Freeze versions for a specific project

Say I have a project, it has its Project.toml and Manifest.toml files. Everything works right now. How can I freeze/pin the versions of everything this project uses so that whenever I use this project in the future it will work? So while my environment marches on and updates everything in its stack, whenever I use that specific project, it will only use the (now) old versions that work. And then at some point in the future I might decide to upgrade this project and release those restrictions.

Just don’t update the project’s environment? The Manifest.toml already nails down all packages and their versions. Just make sure that you aren’t implicitly using packages from an environment that’s deeper in your LOAD_PATH (like the default environment v1.1)

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Yes, and be sure to check in both the Project and Manifest files to version control. I’ve also used git tag to mark where I have a known working environment in case I later accidentally ] up. That way, you can keep developing other parts of the project, but you can always go back and grab a copy of those files and reinstantiate the environment of something goes wrong.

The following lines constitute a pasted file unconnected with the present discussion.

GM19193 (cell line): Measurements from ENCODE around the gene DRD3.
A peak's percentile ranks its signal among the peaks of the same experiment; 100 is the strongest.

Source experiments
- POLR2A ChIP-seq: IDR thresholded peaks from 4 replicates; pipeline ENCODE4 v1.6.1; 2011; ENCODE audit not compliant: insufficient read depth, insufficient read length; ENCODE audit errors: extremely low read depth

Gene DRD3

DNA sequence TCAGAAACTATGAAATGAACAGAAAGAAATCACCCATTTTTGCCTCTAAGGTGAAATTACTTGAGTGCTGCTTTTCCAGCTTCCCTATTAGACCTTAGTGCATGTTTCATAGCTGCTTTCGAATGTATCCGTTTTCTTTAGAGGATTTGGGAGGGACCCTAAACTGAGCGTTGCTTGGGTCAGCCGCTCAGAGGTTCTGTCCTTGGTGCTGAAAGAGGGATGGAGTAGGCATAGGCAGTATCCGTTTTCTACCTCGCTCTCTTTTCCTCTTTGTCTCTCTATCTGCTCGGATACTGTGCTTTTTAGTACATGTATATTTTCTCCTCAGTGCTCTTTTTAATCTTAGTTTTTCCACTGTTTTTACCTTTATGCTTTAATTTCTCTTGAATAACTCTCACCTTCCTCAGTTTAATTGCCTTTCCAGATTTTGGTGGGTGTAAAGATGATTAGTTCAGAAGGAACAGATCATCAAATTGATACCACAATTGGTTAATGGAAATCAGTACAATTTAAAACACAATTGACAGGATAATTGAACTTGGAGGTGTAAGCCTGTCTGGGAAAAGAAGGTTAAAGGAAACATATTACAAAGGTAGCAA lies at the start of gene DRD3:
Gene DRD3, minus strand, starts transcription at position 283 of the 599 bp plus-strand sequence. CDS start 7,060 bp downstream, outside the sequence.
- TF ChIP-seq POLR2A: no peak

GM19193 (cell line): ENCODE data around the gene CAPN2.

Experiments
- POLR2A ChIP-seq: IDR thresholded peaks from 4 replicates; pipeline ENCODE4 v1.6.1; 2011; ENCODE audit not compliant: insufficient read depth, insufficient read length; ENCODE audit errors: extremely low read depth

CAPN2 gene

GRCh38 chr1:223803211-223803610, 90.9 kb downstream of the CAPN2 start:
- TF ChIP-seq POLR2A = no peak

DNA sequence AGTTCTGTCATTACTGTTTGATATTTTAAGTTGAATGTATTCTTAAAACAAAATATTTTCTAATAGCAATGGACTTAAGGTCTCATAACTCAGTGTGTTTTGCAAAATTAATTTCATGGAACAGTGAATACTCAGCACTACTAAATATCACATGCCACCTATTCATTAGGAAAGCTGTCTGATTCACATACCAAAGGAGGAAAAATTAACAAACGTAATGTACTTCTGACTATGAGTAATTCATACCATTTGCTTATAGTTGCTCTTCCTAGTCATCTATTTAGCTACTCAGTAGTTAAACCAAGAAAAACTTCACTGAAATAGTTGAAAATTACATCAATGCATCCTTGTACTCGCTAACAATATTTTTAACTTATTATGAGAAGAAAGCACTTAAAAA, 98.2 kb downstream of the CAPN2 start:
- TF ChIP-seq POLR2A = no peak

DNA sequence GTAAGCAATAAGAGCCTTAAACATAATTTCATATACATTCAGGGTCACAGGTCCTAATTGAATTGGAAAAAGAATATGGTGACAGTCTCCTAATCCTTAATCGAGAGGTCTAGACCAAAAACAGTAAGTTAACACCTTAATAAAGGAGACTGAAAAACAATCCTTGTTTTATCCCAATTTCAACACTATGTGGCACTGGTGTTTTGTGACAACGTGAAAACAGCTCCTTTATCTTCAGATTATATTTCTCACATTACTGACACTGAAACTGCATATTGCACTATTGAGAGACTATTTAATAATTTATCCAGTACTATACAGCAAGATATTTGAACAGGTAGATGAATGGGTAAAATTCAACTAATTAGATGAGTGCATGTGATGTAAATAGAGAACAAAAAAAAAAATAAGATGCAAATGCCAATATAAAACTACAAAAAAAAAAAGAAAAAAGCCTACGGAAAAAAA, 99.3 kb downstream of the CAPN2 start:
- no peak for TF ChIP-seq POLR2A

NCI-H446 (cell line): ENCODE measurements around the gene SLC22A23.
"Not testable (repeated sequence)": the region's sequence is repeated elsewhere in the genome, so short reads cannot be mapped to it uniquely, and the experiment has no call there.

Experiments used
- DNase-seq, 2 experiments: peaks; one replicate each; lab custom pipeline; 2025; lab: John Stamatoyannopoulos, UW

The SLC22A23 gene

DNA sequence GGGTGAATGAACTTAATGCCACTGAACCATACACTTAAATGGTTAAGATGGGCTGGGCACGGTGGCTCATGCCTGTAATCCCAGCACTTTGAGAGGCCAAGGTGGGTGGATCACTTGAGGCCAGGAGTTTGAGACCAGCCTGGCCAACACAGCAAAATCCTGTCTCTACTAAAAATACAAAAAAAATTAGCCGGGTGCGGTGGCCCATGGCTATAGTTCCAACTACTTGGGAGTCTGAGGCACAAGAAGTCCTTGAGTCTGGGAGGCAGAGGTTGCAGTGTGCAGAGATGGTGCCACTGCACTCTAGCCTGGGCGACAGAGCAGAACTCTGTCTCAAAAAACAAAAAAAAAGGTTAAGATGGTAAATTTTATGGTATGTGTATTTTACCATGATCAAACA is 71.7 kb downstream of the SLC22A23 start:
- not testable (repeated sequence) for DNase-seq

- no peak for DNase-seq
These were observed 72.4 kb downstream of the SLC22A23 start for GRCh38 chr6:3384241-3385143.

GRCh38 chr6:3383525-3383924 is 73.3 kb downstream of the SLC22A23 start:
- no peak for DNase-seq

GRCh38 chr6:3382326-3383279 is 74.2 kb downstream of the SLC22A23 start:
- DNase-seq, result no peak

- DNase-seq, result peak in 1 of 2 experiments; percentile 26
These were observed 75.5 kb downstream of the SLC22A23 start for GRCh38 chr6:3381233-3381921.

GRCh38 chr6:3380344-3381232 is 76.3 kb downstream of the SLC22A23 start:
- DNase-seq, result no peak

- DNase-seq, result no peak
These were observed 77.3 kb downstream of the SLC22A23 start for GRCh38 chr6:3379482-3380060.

My only concern about checking in the Manifest.toml is that my understanding is that it would make CI run in the exact same environment all the time. In other words, I don’t catch errors from mistaken assumptions about other packages (eg insufficiently narrow version bounds) and similar.

Of course I can always do a Pkg.API.up() I guess, but I am not sure where it goes in the .travis.yml.

So this means that if I do not julia --project in the package’s repo and then ]up then that package will stay fixed in that sense. And therefore all my own (local and githubed) packages are not affected when I update my default environment (i.e. do a (v1.1) pkg> up). So if I wanted to update them all I’d need to go into each and everyone of them and update them manually (which is a good thing).

Do you not have a test-specific environment? If you have a Manifest.toml in MyPackage, and then your test environment does using MyPackage, Test the Manifest.toml in MyPackage doesn’t get consulted - what matters is the test/Project.toml (and if you had it, the test/Manifest.toml, though I don’t think that’s necessary).

Though now that I’m writing this, I don’t know what happens if you do ] test MyPackage locally - I would have thought it’s the same, but Stefan has said that the reason to include the Manifest.toml in the first place is that it guarantees you have at least one tested environment that works, so…

Correct, if you do not explicitly ] up in the project’s environment the toml files will stay as they are, forever. The project’s environment is completely independent from the default environment.

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